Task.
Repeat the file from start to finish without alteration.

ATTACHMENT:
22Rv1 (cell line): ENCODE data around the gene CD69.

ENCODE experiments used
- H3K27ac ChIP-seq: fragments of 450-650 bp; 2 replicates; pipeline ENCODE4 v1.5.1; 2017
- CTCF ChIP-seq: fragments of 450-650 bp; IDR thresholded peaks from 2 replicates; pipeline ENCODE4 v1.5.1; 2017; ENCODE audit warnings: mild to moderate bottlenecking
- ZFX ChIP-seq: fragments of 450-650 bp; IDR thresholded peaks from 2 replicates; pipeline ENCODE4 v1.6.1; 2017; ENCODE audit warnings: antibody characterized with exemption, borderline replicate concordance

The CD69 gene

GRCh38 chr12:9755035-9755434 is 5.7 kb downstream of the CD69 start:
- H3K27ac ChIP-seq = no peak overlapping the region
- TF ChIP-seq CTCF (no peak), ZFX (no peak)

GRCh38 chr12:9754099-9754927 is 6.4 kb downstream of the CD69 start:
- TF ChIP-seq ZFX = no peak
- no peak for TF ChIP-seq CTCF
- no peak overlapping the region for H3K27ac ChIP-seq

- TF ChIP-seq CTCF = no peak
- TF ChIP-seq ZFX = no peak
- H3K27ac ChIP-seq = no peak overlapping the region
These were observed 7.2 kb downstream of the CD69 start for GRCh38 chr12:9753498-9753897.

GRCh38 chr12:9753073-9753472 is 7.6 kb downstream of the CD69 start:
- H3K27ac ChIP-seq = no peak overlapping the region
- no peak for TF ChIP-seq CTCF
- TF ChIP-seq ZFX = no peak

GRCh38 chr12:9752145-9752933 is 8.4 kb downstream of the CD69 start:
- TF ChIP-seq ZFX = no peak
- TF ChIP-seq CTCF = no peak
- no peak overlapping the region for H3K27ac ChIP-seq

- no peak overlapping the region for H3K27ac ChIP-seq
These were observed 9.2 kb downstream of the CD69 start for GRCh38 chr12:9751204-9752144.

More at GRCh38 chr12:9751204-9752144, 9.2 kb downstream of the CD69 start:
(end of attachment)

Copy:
22Rv1 (cell line): ENCODE data around the gene CD69.

ENCODE experiments used
- H3K27ac ChIP-seq: fragments of 450-650 bp; 2 replicates; pipeline ENCODE4 v1.5.1; 2017
- CTCF ChIP-seq: fragments of 450-650 bp; IDR thresholded peaks from 2 replicates; pipeline ENCODE4 v1.5.1; 2017; ENCODE audit warnings: mild to moderate bottlenecking
- ZFX ChIP-seq: fragments of 450-650 bp; IDR thresholded peaks from 2 replicates; pipeline ENCODE4 v1.6.1; 2017; ENCODE audit warnings: antibody characterized with exemption, borderline replicate concordance

The CD69 gene

GRCh38 chr12:9755035-9755434 is 5.7 kb downstream of the CD69 start:
- H3K27ac ChIP-seq = no peak overlapping the region
- TF ChIP-seq CTCF (no peak), ZFX (no peak)

GRCh38 chr12:9754099-9754927 is 6.4 kb downstream of the CD69 start:
- TF ChIP-seq ZFX = no peak
- no peak for TF ChIP-seq CTCF
- no peak overlapping the region for H3K27ac ChIP-seq

- TF ChIP-seq CTCF = no peak
- TF ChIP-seq ZFX = no peak
- H3K27ac ChIP-seq = no peak overlapping the region
These were observed 7.2 kb downstream of the CD69 start for GRCh38 chr12:9753498-9753897.

GRCh38 chr12:9753073-9753472 is 7.6 kb downstream of the CD69 start:
- H3K27ac ChIP-seq = no peak overlapping the region
- no peak for TF ChIP-seq CTCF
- TF ChIP-seq ZFX = no peak

GRCh38 chr12:9752145-9752933 is 8.4 kb downstream of the CD69 start:
- TF ChIP-seq ZFX = no peak
- TF ChIP-seq CTCF = no peak
- no peak overlapping the region for H3K27ac ChIP-seq

- no peak overlapping the region for H3K27ac ChIP-seq
These were observed 9.2 kb downstream of the CD69 start for GRCh38 chr12:9751204-9752144.

More at GRCh38 chr12:9751204-9752144, 9.2 kb downstream of the CD69 start: